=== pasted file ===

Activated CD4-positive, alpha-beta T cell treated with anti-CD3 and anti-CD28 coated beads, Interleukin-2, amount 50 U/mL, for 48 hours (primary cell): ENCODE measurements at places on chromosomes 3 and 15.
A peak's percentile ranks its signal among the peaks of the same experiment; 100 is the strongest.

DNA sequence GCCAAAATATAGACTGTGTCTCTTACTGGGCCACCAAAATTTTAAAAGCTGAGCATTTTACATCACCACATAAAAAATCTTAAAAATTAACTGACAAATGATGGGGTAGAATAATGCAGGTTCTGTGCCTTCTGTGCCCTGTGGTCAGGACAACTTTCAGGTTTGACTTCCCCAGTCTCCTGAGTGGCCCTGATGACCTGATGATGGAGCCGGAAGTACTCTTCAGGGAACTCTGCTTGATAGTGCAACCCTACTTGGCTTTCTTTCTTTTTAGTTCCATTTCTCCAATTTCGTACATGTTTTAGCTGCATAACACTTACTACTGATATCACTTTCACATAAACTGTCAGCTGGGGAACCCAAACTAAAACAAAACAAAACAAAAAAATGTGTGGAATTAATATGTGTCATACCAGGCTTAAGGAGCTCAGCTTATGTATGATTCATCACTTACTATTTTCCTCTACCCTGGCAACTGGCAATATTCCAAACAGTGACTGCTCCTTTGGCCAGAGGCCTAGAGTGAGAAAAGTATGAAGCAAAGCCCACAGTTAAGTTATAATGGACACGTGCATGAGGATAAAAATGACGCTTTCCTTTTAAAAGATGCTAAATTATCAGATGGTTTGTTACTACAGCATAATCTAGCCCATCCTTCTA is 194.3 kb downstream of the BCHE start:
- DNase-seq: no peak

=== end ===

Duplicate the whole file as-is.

Activated CD4-positive, alpha-beta T cell treated with anti-CD3 and anti-CD28 coated beads, Interleukin-2, amount 50 U/mL, for 48 hours (primary cell): ENCODE measurements at places on chromosomes 3 and 15.
A peak's percentile ranks its signal among the peaks of the same experiment; 100 is the strongest.

DNA sequence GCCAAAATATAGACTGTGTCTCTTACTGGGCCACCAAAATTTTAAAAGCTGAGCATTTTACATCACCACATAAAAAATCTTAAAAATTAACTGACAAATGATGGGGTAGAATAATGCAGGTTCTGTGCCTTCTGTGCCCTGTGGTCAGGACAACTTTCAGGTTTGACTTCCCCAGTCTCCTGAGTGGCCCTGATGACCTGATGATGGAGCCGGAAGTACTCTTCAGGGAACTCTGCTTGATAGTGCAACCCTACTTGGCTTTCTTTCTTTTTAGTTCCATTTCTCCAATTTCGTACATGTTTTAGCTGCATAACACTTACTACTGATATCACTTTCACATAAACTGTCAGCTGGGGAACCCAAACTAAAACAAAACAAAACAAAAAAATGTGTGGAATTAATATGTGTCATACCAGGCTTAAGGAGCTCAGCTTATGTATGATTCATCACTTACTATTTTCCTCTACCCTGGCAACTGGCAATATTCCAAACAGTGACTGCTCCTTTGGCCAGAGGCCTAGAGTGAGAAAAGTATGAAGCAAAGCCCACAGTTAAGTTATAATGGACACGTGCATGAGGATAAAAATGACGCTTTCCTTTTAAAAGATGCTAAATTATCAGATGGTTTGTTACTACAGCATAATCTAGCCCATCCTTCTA is 194.3 kb downstream of the BCHE start:
- DNase-seq: no peak